I was extremely honoured to be asked to speak about "Looking after my family and my diabetes" at the Diabetes Ireland National Diabetes workshops
and exhibition last November. I was one of three speakers who were asked to talk about their lives with Type 1 Diabetes.
Brian spoke about his love of running which has developed into a love of Triathlons. Brian was diagnosed 4 years ago and only took up running as a way to help manage his type 1 diabetes.
Niamh spoke about her recent inter railing trip across Europe and how she planned for it and managed her type 1 diabetes during it.
Both speakers did a fantastic job.
This was my presentation;
I have lived 22 years with Type 1 diabetes. And in those 22 years, I have been lucky enough to meet my soul mate and marry him. In 2002, we moved abroad, where I went back to college as a mature student. While a student I had my first child who is now 11.
In 2005, we moved back home to Ireland and I had my second child now 8. This is when I became a stay at home mum.
Both of my children are now in primary school, and I dabble a little bit in freelance graphic design as well as volunteering with Diabetes Ireland as much as I can.
Looking after my family means looking after me first.
I believe that I need to look after my diabetes before anything, or anyone else, first. I feel I need to do it this way otherwise I won’t be able to look after my family. My family is more important to me than life itself and that's why I put them second.
That's probably not what I'm supposed to say and It probably sounds selfish that my family, especially my children, are not an absolute first, but let me explain.
I had this realisation one day when I was having a hypo while I was feeding Ciara, who was an infant, at the time, I realised that I didn't have any glucose handy. So, I had to put her lunch on pause for which she was not happy about and go find some glucose in the kitchen. I realised then that all our lives would be so much easier if I was more organised with my diabetes first and baby second. Once through "Itsy, Bitsy Spider" is all I would need to grab my glucose meter and a glass of juice before I sat down to feed her.
Another time, she was screaming for her next meal and I knew I needed to test my blood sugars because I was feeling a bit low. My options were that I could pick her up and try to test while holding her, which was going to be tricky if she continued to scream and wriggle. Or, I could let her cry for less than 2 minutes longer, test quicker but feed sooner.
|Awful photo of me. But I was just out of
hospital & malnourished.
It was very difficult not to pick up my screaming hungry baby. But I felt I was safer not to, and so was she. What if I did pick her up and then collapsed on top of her?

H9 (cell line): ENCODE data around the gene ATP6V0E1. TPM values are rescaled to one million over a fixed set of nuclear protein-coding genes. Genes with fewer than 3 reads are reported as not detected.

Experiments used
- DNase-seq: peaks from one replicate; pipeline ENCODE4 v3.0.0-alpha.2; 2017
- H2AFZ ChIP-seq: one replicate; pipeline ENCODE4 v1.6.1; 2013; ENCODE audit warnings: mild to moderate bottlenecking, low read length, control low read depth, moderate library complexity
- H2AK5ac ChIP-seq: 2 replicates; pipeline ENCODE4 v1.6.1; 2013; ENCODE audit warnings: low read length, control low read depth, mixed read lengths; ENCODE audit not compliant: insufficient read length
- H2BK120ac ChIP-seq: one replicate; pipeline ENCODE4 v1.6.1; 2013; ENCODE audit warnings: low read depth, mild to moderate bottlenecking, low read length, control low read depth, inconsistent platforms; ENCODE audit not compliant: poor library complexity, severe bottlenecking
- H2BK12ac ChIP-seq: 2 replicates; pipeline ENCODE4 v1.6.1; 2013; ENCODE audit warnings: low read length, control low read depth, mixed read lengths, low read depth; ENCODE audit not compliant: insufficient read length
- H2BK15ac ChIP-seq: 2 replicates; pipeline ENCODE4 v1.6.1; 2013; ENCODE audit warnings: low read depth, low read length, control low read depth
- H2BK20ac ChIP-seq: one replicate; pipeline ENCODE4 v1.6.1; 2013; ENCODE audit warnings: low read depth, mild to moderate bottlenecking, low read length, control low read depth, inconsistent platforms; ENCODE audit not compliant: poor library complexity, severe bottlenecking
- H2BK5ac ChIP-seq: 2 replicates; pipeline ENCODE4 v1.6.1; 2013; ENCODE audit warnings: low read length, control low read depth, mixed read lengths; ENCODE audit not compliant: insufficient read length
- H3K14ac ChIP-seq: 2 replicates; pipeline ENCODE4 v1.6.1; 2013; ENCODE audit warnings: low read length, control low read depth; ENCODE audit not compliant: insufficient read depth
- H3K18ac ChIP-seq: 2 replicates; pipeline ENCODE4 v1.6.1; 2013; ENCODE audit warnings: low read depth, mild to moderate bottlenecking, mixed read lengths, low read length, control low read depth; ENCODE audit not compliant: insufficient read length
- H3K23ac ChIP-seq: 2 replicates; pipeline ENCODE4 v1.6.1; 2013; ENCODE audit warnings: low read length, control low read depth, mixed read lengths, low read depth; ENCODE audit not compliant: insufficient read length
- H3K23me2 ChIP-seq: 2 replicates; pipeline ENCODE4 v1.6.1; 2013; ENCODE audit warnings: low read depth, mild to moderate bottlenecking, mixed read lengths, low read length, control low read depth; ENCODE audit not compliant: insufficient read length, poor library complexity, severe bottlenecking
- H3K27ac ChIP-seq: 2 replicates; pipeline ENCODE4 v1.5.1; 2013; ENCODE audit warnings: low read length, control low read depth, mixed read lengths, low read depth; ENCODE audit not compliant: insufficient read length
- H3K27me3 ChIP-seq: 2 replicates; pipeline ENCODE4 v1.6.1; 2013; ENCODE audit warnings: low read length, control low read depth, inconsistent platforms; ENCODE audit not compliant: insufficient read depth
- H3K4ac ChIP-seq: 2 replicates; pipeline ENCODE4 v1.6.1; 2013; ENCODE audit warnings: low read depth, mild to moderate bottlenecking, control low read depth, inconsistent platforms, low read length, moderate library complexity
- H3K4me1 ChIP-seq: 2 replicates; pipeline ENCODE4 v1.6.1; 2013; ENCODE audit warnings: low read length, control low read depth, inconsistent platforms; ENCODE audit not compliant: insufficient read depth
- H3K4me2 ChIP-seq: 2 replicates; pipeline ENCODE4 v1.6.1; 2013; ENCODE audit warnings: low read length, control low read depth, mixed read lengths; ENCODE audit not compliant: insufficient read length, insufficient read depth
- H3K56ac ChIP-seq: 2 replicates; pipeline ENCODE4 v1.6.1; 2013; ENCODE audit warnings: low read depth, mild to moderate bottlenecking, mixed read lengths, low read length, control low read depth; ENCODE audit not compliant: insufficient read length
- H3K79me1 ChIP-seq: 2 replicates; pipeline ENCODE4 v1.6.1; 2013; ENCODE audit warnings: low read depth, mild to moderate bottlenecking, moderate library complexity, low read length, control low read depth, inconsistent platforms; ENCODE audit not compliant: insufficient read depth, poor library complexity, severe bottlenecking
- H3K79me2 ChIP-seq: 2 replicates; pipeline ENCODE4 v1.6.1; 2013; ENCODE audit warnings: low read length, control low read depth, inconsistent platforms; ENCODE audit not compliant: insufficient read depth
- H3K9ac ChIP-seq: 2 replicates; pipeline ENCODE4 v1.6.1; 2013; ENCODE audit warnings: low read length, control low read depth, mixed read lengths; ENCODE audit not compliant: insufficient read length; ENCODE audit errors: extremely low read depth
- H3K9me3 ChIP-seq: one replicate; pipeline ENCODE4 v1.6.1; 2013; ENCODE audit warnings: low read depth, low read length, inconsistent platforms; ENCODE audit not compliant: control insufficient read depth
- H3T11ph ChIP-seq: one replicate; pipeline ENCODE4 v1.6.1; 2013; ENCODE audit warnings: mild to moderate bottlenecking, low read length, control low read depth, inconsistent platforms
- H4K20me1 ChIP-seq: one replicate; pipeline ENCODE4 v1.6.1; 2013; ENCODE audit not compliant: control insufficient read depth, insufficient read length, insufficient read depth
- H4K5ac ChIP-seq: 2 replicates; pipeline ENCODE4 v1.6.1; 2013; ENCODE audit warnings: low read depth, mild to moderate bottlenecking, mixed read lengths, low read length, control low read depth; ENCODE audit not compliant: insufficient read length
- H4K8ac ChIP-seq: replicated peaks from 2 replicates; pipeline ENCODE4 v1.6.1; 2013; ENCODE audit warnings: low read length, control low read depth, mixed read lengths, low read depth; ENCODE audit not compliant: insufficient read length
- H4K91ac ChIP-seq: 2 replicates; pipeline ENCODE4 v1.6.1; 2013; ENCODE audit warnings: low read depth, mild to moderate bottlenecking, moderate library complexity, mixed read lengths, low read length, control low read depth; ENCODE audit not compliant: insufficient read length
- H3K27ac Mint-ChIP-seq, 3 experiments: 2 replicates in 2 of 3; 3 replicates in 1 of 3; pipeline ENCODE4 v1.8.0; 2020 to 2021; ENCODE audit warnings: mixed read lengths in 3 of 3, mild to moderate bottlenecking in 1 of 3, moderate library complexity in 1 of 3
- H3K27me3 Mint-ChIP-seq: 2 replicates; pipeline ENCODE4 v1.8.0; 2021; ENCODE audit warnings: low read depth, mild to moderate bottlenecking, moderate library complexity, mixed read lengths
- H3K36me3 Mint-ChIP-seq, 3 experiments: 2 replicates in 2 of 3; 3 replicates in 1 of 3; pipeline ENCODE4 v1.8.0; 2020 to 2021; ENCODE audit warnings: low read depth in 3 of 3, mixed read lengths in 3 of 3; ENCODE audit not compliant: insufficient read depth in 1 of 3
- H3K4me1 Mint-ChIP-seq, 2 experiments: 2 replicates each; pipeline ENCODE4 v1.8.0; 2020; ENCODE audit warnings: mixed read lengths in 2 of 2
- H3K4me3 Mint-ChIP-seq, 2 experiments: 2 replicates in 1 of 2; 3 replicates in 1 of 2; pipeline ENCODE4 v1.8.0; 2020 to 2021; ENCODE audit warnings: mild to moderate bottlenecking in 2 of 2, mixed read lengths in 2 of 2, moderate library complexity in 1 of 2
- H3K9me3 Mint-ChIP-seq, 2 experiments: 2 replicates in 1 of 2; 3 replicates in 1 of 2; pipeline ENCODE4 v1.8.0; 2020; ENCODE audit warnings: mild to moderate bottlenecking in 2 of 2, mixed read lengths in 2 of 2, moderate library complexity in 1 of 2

Putting me and my diabetes first has gotten easier as my children have grown. Now,at least, I can explain to them what’s happening and they understand that sometimes the fun has to go on pause while I check my blood sugars just like it does when they have to go to the bathroom.
They also ask me questions about my diabetes and we talk about why we all eat healthy foods in our home.
It takes a village to raise a child!
But I don’t take care of me or my family all by myself. There are other people in my life who help me do all that I need to do to take care of us.
I have a good medical team. I moved around a bit over the years and so have had a number of healthcare teams. And I know now, that the health care professionals I am most successful with are the people who ask how I'm doing before we launch into the medical stuff. The people that I don't mind showing warts and all to. Meaning that when I'm struggling with my diabetes or just life in general, that I don’t mind admitting to it and asking for help. The people who actually consider me to be part of my team and my input valuable.
|And "No!" we are not
always that sickening.
I have a great team mate. My hubby is the best parenting team mate I could have ever asked for. I couldn't do either family life or diabetes management well without him. He recognises the times of chaos in our house and steps up to ease that chaos. He often has a look at my record book to help me figure out patterns. And he wants to know as much about diabetes management as I do. It may be my diabetes but my whole family lives with it, especially Phil. Whatever happens to me affects him hugely. And, I look forward to grand parenting with him, should I be lucky enough to be a grandparent.
I have MASSIVE Peer support. Peer support, for me, is one of the most important ways of how I try to manage my diabetes well. I attend a type 1 diabetes support group and subscribe to a number of diabetes Facebook groups because I need to have other people around me, who understand what it’s like to live with type 1 diabetes.
I recently watched a video of Kim Vlasnik from a blog called Texting my Pancreas
. In the video she says "Peer to peer support fosters resilience and confidence. It turns our shared vulnerability into empowerment and we can gain strength from the place we normally feel weak
I definitely gain strength from my type 1 support group, I always leave those meetings feeling like it is possible to manage my diabetes well and that I'm not the only one who struggles with staying on top of it. There is definitely strength in numbers and the more people I know with diabetes the stronger I feel.
Because I'm worth it!
Taking care of my diabetes first, means my diabetes very seldom gets a chance to interfere with my family life and that my family has a wife and mother for as long as possible.
I take care of my diabetes because I feel that I deserve the right to not miss a second of it.